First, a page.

Biden is a bigger boob that the O-bot. So, it's expected that he's going to be the source of "institutional stupidity", not rational thought, or honesty. But with Solyndra, and now this .. it's pretty clear that there is some very sophisticated looting of the treasury going on.

It will be interesting to see if the City keep records of the number of vehicles charged, and the cost-per-charge of publicly-funded electricity. It would not be a big surprise to find out in a year or two that no one at City Hall can answer any questions about how much money it has cost to provide this free benefit to the "progressive" electric car owners. It will also be interesting to know if these chargers come with some sort of credit/debit card readers, so that they can accept payment from those seeking charges from public "charge stations".




Posted by Walter_E_Wallis, a resident of Midtown
on Oct 21, 2011 at 6:53 am

Walter_E_Wallis is a registered user.

I am 100% in favor of electric vehicles, and 100% opposed to any subsidy either for purchase or for charging.


Posted by svatoid, a resident of Charleston Gardens
on Oct 21, 2011 at 7:00 am

"--the probability of fire and and release of toxic fumes by recharging electric cars in a garage or any enclosed space is very high and very dangerous."
How about providing proof for your claims, Sharon or are to busy with your latest "sharoning" crusade.

"The next time these batteries explode in the garage of a multi million home will be the end of these glorified lethal golf carts."
Clearly Sharon does not know the difference between a golf cart and electric car.

"The next worse thing is to have charging stations in underground garages ---read the science--these batteries are lethal under those conditions"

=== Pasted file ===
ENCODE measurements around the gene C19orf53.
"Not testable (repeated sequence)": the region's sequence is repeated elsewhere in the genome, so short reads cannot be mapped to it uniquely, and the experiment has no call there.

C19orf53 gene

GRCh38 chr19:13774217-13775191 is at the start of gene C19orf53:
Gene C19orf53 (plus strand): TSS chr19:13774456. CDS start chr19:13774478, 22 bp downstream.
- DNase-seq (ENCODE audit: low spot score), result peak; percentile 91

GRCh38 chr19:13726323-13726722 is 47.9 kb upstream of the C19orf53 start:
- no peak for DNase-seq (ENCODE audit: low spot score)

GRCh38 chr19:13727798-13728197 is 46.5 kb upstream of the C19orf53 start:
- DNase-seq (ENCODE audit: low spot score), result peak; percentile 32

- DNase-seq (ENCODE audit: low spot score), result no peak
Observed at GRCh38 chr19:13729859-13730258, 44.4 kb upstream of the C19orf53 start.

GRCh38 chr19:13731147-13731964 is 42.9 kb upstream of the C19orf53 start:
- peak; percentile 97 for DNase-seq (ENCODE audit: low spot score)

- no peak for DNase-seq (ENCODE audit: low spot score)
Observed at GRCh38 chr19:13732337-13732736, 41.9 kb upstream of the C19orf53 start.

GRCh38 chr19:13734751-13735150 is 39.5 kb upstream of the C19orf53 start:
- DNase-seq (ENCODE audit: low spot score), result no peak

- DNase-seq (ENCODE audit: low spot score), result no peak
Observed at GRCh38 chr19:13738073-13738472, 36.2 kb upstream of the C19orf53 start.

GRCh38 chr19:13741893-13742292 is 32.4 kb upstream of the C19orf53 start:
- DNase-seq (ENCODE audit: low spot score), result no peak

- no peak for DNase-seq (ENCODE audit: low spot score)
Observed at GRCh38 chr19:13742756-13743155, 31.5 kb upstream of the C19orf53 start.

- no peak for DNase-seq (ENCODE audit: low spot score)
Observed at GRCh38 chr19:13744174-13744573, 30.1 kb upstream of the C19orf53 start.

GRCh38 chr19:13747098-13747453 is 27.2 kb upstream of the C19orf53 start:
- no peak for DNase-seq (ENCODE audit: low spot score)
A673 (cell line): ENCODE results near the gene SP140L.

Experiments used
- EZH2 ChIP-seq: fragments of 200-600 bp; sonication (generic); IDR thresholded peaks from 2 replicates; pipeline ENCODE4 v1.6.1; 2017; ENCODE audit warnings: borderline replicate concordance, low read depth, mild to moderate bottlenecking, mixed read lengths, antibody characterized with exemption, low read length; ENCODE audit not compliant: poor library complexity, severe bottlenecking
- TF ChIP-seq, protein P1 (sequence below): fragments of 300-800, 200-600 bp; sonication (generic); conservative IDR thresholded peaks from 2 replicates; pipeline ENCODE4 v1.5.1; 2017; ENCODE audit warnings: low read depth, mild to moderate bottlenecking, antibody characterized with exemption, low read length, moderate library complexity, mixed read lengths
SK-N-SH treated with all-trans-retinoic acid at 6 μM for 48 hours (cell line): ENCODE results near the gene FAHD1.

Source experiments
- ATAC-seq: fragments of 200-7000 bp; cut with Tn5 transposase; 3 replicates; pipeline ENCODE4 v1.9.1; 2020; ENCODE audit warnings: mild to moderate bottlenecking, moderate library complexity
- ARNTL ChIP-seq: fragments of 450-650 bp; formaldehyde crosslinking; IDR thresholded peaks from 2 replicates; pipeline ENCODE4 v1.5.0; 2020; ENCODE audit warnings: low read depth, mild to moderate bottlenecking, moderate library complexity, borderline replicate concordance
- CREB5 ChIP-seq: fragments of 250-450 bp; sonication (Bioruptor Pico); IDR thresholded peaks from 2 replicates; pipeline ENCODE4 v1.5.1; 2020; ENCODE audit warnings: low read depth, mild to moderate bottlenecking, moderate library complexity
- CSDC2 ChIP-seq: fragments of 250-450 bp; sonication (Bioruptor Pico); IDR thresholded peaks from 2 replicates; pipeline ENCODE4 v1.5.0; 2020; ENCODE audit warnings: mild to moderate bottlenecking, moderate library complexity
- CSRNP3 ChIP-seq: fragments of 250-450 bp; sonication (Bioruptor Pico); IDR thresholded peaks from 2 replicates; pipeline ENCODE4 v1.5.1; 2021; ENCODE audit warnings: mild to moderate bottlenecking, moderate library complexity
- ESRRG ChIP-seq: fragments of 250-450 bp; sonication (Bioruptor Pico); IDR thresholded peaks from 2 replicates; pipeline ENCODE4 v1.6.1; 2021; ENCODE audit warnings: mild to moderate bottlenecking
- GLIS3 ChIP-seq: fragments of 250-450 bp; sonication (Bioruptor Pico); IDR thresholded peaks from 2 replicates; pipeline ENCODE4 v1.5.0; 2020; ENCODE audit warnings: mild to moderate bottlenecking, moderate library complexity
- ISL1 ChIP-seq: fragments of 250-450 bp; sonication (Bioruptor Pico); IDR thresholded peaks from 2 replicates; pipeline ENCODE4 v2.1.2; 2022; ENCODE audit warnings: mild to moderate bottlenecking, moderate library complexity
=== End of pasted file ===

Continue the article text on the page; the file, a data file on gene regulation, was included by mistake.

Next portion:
Why don't you provide us the links to this "science"


Posted by biker, a resident of Menlo Park
on Oct 21, 2011 at 11:41 am

We should be more concerned with the City providing free parking than free electricity for EVs. The free parking subsidy is truly significant.


Posted by John, a resident of Barron Park
on Oct 21, 2011 at 1:15 pm

EVs are the fastest and most practical way to take CO2 emissions out of transportation and improve our air quality.

Buy a Leaf and sign up for Palo Alto Green energy -- presto, you've taken a massive step toward carbon footprint reduction, and the Leaf is economical and a blast to drive, with operating costs less than half a gas-powered vehicle.

Wind power delivery hours correlate strongly with evening charging times, and studies show we can have high penetration of EVs without additional grid capacity -- you can adjust when charging starts with 3 mouse or touchscreen clicks.

Recharge stations downtown are a nice add-on; the outreach and education program is *really* worthwhile.


Posted by bill g, a resident of Barron Park
on Oct 21, 2011 at 4:08 pm

Some good comments above. Some merely opinions without citing evidence to support their statements. I agree with Walter: I don't want to subsidize electric cars.

I doubt we would have enough continuous wind or solar energy (often not available because Mother Nature is capricious) to power many thousands of electric cars - so back to coal fired, carbon spewing plants to get the necessary electricity to charge vehicles. Not a win win situation.


Posted by Walter_E_Wallis, a resident of Midtown
on Oct 22, 2011 at 7:02 pm

Walter_E_Wallis is a registered user.

It is a long way from "That's a good idea" to "That's such a good idea we should subsidize it while punishing all other forms of transit". That second step is one I would not take.


Posted by Sharon, a resident of Midtown
on Oct 22, 2011 at 8:49 pm



Current lithium batteries are prone to fire--we all know that
--one exploding battery means you lose your data

--on a plane you may have end of life

Tesla has an array of many 100 of these lithium batteries

It is a simple matter of probability

--in an enclosed space lithium batteries in electric cars will explode and kill people

--it will be the Hindenburg phenomenon over again.

This dog don't hunt--save your money--- Tesla is a dud




Posted by Energy sucker, a resident of another community
on Oct 24, 2011 at 11:20 am

Sounds like with one of the new cars that can provide AC from their batteries, that it will "soon" be possible to soak Palo Alto for power for home use.